The definition of "Indology"/"South Asian studies" identifies a field of study on a geographic basis. Hence, scholars in this field are supposed to be able to cover/be interested in covering whatever has to do with this area. This implies a major disadvantage: Indian linguistics, to name just one example, has to do with Indology. Hence, scholars of Chomsky, etc., are justified in ignoring it. As far as I am concerned, my concern with "Indology" started exactly because I understood that such areal definitions could be an excuse for this omission. I would like Indian philosophy to be part of philosophy tout court, to be examined in books about philosophy and not in ones about a certain area of the world (which happens to be South Asia). I would like, in sum, Indian philosophy to be dealt with from a philosophical point of view (and not just a geographic one).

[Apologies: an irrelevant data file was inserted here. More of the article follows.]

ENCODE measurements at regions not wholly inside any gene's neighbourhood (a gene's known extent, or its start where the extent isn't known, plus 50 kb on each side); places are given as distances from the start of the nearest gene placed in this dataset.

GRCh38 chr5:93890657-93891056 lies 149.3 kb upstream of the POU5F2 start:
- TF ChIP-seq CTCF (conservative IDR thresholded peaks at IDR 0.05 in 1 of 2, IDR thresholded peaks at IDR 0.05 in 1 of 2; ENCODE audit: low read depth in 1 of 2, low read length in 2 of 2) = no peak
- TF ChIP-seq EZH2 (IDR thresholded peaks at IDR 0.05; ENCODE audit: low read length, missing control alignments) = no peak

I discussed my dissatisfaction about these terms many times with many people. Dagmar Wujastyk suggested that "Indology" as a label was invented in Germany, due to the alleged similarity with ancient corpora, such as the Ancient Greek or Latin one. One thought that Sanskrit literature (I intend here "whatever has been written in Sanskrit", not just belles lettres) was a not so wide extended corpora and that, hence, one could master it all. This makes sense, as a historical explanation, but does not justify the intrinsic sense of "Indology" once one has realised that what has been written in Sanskrit largely exceeds what one can possibly even see in one's life.
However, some days ago I mentioned the issue with a colleague who is not himself a scholar of Indology, Francesco Zappa. He made me reflect about the fact that states of affairs in the world are not born as belonging to "history" or "anthropology". Hence, areal studies may be well suited in order to understand the complexity of a certain phenomenon.